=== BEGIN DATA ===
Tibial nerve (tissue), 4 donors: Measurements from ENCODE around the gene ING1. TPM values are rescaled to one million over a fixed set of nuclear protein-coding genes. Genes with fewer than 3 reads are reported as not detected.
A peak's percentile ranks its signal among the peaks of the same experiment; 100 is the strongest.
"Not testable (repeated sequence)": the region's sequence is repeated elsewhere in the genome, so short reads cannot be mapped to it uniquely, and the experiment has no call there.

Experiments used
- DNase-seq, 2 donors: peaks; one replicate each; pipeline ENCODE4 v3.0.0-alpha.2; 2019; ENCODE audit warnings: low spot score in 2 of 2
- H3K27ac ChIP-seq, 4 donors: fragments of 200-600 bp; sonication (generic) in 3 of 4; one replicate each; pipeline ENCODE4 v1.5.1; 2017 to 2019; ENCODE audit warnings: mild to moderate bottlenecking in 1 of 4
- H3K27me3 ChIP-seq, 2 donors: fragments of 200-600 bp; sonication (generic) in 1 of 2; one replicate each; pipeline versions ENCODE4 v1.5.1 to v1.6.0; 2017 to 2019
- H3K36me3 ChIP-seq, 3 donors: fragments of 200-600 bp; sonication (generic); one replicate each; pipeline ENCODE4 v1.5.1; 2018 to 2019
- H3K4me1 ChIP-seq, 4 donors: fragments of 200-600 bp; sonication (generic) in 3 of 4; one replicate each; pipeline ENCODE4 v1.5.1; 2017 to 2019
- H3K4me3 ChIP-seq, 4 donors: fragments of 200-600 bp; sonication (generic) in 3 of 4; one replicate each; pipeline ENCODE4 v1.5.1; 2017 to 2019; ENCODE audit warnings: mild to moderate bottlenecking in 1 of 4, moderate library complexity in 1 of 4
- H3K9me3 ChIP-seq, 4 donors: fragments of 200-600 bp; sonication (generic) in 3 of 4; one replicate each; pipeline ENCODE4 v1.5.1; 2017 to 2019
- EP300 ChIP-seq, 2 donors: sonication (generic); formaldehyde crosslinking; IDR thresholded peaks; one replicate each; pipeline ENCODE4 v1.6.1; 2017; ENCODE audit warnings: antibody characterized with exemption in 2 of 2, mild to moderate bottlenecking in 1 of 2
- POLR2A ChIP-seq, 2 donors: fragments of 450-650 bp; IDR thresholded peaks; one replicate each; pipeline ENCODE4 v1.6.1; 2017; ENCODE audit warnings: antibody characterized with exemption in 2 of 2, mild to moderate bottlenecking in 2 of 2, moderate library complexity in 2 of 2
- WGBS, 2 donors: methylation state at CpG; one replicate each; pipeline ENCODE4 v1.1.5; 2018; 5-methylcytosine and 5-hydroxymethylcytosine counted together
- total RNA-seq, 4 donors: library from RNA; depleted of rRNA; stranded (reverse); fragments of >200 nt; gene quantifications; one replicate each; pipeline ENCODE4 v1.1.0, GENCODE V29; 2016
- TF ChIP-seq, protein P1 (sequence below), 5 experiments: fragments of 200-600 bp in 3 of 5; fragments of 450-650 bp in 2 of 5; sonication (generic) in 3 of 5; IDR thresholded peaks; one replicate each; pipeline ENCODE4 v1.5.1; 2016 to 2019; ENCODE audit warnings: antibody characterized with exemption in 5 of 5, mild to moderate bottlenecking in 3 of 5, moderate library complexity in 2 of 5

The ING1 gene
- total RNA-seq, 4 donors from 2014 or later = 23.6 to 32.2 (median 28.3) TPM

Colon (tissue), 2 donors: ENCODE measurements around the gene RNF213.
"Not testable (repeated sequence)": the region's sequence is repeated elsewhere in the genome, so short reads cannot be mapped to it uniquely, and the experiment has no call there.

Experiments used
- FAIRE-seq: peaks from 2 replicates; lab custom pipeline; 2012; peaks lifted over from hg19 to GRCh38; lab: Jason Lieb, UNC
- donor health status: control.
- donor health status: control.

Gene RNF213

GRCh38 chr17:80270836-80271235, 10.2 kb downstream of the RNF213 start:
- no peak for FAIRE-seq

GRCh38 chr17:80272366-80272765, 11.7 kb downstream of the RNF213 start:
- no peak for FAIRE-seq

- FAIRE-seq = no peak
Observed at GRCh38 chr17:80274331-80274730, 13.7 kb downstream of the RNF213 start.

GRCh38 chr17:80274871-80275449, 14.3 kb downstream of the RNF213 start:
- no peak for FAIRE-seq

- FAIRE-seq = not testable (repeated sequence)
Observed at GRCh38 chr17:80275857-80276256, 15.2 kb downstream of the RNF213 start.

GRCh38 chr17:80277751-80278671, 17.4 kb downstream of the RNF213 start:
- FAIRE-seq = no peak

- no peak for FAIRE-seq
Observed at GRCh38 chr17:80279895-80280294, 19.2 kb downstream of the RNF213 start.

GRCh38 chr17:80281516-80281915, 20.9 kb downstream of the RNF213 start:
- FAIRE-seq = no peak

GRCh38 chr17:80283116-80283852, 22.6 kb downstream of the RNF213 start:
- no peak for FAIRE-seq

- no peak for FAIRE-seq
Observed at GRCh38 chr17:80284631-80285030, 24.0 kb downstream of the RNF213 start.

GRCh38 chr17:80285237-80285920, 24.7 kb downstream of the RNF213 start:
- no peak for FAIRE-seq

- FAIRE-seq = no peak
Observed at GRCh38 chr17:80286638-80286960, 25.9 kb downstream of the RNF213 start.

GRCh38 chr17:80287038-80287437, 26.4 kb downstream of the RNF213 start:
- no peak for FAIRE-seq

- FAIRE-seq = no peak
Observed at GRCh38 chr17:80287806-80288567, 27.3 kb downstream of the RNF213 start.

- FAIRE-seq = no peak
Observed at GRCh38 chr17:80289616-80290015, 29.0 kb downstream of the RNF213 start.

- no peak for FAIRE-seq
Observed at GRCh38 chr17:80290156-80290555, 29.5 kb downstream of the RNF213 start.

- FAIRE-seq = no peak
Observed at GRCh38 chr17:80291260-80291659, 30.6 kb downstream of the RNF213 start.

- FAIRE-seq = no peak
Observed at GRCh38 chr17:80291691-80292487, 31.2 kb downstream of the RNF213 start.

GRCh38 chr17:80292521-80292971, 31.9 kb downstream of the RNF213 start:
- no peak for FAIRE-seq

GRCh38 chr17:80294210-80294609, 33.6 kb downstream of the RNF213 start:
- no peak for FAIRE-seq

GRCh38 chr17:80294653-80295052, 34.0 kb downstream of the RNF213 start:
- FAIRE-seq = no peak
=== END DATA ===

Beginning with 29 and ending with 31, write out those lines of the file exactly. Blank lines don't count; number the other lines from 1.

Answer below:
- no peak for FAIRE-seq

- FAIRE-seq = no peak
Observed at GRCh38 chr17:80274331-80274730, 13.7 kb downstream of the RNF213 start.